This WW2 pilot acquired a massive advantage after crashing

After joining the RAF in 1928, Douglas Bader was assigned to a flight squadron flying Bristol Bulldogs at Wrigley Airfield. During one of his flights, Bader was reportedly ordered not to perform any aerial acrobatics maneuvers or fly below 2,000 feet.

He didn’t listen.

While trying to show off his unique skills, Bader accidentally crashed his plane and ended up crushing both of his legs. The downed pilot was rescued and later fitted with prosthetic legs and had to relearn how to walk.

Related: This is how the ‘Handsomest Man in the Luftwaffe’ lost his looks

Reportedly, doctors determined he’d probably never fly again — they were wrong.

Now grounded, Bader learned new skills, like dancing and playing tennis and golf. His rehabilitation was going well, but he wanted to get back into the air and fly.

Bristol Bulldogs, Douglas Bader

A Bristol Bulldog on display at a U.K. aviation museum. (Image from Wikimedia Commons)

For the next few years, Bader requested piloting roles in the RAF but kept getting denied. It was recommended he go to the Center Flying School to test his abilities with the new, modern planes. The biplanes he once flew were “out of the fight” and had since been replaced by the more modern fighters, like the Hurricane and Spitfire.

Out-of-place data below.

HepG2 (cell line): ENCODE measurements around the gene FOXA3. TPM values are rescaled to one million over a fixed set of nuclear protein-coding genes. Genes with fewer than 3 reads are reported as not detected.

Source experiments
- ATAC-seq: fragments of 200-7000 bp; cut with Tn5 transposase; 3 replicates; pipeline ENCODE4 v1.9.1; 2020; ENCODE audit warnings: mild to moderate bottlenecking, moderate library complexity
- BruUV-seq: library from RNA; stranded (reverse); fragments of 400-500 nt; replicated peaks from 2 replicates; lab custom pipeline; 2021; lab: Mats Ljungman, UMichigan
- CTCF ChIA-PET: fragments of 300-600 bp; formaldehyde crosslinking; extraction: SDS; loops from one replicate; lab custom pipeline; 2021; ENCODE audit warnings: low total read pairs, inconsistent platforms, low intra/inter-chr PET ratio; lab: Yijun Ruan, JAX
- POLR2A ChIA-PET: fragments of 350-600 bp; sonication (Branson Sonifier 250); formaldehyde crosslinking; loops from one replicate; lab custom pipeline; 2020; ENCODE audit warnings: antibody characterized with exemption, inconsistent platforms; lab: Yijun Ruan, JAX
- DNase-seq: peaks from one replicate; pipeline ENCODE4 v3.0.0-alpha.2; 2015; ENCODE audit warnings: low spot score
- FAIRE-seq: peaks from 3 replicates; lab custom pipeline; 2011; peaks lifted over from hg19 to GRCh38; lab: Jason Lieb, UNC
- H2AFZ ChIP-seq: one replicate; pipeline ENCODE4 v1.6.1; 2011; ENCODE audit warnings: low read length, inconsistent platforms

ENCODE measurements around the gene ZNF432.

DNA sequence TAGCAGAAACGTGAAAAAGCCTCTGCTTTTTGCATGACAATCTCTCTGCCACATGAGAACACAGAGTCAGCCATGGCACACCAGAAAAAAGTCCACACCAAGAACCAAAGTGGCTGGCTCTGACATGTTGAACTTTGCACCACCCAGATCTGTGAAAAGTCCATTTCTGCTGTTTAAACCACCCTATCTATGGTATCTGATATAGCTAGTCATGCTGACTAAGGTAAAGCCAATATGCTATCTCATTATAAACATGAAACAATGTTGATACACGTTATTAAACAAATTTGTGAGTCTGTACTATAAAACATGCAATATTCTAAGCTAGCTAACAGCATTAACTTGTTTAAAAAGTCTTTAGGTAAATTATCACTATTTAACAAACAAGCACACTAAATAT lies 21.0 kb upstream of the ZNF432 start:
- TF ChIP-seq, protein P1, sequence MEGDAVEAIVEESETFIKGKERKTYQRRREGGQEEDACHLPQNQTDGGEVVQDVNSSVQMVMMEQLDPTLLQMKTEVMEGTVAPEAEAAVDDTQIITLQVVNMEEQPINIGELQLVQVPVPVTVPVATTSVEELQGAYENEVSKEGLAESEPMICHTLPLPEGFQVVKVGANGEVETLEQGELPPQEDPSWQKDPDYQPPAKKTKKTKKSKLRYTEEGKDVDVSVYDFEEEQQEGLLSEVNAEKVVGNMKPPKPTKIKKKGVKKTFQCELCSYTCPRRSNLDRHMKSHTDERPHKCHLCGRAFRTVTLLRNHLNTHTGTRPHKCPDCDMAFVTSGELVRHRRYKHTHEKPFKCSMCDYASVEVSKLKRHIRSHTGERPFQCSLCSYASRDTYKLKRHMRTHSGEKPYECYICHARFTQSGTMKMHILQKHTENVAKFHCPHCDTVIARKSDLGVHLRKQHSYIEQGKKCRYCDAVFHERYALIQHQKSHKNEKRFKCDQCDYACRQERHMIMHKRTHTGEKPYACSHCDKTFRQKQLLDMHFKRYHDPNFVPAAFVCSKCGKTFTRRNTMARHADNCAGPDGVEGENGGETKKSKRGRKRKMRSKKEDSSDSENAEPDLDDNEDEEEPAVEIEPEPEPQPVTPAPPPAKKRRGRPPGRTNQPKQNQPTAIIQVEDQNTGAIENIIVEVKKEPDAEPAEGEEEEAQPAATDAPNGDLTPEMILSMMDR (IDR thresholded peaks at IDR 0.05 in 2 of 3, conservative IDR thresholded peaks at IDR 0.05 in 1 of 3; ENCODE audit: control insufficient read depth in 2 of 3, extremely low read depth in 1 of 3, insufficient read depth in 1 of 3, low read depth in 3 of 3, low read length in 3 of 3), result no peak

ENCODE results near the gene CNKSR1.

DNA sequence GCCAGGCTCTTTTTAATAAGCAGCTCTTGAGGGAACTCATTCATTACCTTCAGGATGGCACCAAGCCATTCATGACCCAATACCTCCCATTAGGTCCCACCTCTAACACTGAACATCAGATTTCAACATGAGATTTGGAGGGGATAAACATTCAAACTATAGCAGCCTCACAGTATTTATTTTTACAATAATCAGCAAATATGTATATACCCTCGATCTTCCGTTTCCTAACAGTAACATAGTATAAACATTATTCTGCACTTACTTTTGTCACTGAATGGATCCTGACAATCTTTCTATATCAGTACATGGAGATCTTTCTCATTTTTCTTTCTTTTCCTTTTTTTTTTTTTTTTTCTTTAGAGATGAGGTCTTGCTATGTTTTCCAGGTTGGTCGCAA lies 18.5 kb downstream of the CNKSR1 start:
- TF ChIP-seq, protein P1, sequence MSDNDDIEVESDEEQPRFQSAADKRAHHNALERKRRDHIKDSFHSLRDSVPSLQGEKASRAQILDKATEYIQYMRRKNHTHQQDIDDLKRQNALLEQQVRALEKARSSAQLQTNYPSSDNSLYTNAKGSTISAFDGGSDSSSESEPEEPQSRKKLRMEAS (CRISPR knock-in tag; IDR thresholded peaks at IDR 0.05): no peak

He passed the tests with flying colors.

By 1940, Bader was assigned to the 19th Squadron and was given a Spitfire to undertake flying patrol missions. Soon after, he finally saw action over Dunkirk as he provided overwatch during the evacuation and took down two German planes in the process.

While flying his plane, Bader discovered a shocking new advantage. Since he didn’t have legs, he was unlikely to black out from the effects of G-force.

When a pilot conducts aggressive maneuvering, blood flows out of the brain and travels downward, toward the legs. Since Bader was a double amputee, he managed to stay in the fight much longer than his enemies — his blood had nowhere to go.

After the conflict at Dunkirk, the now-experienced pilot was promoted to squadron leader.

Douglas Bader, WWII, RAF

Squadron Leader Douglas Bader (center) and fellow pilots of No. 242 Squadron. (Image from Wikimedia Commons)

The squadron mainly consisted of Canadians, and their morale appeared to be low due to a high casualty rate. As Bader began racking up kills once again, the men’s confidence quickly rose.

Bader managed to tally 25 confirmed kills before taking too much damage and crash landing once again.

Also Read: This WW2 Ace fought for both sides of the war

The Germans took the flying ace prisoner. He attempted numerous escapes but was recaptured each time. He’d remain a POW until 1945 when he was liberated from the prison camp by U.S. forces.

Learn more about this unique ace in the video below:
 

(Simple History | YouTube)